How Biden’s Infrastructure Plan Could Help Home Healthcare Workers

Hillary Rothrock talked about how important the American Jobs Plan would be for people in her industry.

Hillary Rothrock talked about how important the American Jobs Plan would be for people in her industry.

By Patrick Abdalla

June 21, 2021

The plan could increase their pay and training, helping a system that affects millions of Americans.

Hillary Rothrock got into the home healthcare industry because of love. Her brother has Duchenne muscular dystrophy, a disorder that means he needs constant care.

Rothrock will do anything she can to help her brother live with the dignity he deserves, whether that means bathing him, dressing him, or advocating for people like him to get the best care they can.

That’s why she joined other home healthcare workers and US Rep. Matt Cartwright (D-Lackawanna) this week to talk about how the American Jobs Plan could help people like her. 

“We do this because we love it,” she said. 

About 85% of home health workers are women, according to US Census data.

Currently, the average pay for a home healthcare worker is $12 an hour. According to the American Association of Retired Persons, “These workers tend to have low pay, no benefits, and uneven hours.”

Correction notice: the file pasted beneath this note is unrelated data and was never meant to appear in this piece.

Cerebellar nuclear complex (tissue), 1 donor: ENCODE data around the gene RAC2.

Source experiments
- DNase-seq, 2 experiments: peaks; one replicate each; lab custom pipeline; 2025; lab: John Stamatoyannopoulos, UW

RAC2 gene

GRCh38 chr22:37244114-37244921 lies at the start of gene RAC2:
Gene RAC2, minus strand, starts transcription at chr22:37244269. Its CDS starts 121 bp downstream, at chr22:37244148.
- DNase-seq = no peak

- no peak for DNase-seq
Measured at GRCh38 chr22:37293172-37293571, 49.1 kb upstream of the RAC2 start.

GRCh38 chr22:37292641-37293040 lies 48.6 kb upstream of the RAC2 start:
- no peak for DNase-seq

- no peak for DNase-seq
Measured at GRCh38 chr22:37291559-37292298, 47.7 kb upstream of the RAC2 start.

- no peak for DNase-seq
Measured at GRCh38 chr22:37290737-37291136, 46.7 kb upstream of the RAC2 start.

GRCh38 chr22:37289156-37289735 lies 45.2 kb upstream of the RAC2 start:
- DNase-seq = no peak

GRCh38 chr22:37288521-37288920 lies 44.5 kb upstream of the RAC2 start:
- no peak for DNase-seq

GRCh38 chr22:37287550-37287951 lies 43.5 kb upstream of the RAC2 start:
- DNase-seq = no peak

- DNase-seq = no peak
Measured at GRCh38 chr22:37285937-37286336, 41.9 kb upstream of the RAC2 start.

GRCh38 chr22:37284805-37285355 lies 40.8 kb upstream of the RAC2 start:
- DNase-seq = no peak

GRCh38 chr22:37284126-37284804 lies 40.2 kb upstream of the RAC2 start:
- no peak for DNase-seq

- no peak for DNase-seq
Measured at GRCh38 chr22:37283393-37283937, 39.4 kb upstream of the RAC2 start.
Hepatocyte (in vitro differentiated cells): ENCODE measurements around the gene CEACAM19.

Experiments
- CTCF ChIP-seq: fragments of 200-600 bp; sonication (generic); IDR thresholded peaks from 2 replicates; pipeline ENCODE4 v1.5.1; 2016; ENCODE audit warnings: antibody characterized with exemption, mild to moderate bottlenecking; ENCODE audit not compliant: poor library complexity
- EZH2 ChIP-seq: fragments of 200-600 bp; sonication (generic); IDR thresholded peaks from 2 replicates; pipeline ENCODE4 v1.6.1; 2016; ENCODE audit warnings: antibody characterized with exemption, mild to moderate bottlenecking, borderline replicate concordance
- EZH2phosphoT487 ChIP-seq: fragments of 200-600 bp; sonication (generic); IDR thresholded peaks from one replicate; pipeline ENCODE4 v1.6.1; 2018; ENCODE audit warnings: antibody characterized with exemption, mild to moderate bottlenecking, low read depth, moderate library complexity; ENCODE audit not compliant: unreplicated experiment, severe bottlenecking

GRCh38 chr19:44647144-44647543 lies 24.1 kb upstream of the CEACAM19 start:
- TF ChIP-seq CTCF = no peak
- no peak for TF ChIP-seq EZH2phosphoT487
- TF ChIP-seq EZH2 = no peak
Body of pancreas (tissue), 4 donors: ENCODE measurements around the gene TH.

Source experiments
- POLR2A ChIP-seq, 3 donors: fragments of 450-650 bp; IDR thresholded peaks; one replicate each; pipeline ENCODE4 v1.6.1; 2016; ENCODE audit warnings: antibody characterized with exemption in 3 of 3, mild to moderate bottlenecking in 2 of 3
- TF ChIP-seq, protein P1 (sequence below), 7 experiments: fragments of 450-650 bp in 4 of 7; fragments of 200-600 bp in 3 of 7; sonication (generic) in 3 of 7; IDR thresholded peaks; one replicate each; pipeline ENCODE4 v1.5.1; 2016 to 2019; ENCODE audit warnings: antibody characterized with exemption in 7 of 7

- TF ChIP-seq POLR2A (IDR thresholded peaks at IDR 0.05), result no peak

Cartwright said that needs to change and home healthcare workers need to be treated with dignity. He argues President Joe Biden’s infrastructure plans—the American Jobs Plan and the American Families Plan—would help make those changes.

“Beefing up the home care sector of the healthcare economy just makes sense because you pay people right, you get good people doing the work, you get better outcomes and you free up …  family members from that career interruption that not only hurts their own pocketbooks, but it hurts the gross domestic product of the United States,” Cartwright said.

“That’s all the economic reasons, the country will save a lot of money if we do this, and that’s before you scratch the surface of the moral reasons that we have as Americans to take good care of the people who need home care the most.” 

Rothrock and the other home health workers said the low pay, varying hours, and lack of benefits can lead to high turnover. Many home healthcare workers get involved in the industry because of experience taking care of loved ones.

“The turnover rate actually decreases the care that people are able to get. It also decreases the quality of care they are able to get,” said Lynn Weidner, of Allentown.

Weidner and Rothrock talked about their own personal experience with how turnover can affect a loved one’s care. 

Weidner saw a friend lose his home health worker because the friend couldn’t afford gas.

“It took months for him to find somebody else,” she said. “When that happens, the quality of care goes down.”

Weidner said job training, which is part of the infrastructure package, would help.

“If we could train, oh man, if we could train home care givers the way they needed to,” she said.

Krysten Xanthis, a home health worker from Scranton, said the patients the workers care for also need respect.

“People at home with disabilities, they deserve their independence,” she said.

The three women talked about how much they love their jobs, but that extra financial security would make it easier for everyone.

“Once you start doing this job, you do it for the rest of your life,” Xanthis said. 


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